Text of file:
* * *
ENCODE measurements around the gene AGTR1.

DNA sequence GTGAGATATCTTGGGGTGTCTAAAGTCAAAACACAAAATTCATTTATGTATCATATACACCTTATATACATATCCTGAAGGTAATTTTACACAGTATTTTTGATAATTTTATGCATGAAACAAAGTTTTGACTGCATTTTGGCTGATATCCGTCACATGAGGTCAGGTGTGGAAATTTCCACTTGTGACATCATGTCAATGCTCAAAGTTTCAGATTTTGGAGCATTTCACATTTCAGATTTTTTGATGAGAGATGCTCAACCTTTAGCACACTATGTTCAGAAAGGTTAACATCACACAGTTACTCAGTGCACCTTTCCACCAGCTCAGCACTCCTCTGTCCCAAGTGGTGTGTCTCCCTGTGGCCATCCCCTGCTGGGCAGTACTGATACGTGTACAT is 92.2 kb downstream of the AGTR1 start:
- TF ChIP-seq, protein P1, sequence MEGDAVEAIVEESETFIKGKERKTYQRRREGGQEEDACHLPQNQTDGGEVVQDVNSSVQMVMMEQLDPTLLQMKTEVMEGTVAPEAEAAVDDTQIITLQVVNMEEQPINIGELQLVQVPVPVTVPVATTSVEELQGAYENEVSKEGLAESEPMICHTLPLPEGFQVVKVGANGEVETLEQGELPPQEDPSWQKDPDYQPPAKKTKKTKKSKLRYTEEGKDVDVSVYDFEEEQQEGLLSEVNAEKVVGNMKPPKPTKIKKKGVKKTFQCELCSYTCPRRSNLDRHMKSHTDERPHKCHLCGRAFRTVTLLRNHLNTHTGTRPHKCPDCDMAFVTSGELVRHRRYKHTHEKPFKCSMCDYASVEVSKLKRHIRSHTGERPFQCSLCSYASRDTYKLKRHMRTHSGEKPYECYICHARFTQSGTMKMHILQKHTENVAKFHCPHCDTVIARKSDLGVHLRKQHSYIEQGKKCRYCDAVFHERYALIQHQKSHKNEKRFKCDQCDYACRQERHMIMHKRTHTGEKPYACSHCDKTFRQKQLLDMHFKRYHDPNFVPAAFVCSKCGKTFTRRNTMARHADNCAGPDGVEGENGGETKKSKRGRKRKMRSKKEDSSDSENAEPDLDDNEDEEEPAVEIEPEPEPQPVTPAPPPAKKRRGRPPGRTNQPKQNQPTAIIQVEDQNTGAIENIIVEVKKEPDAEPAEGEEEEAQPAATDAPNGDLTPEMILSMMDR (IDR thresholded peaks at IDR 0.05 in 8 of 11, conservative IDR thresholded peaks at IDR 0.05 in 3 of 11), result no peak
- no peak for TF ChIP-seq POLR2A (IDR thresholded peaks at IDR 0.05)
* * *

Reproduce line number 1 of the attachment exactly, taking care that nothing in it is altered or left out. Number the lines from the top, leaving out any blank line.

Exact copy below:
ENCODE measurements around the gene AGTR1.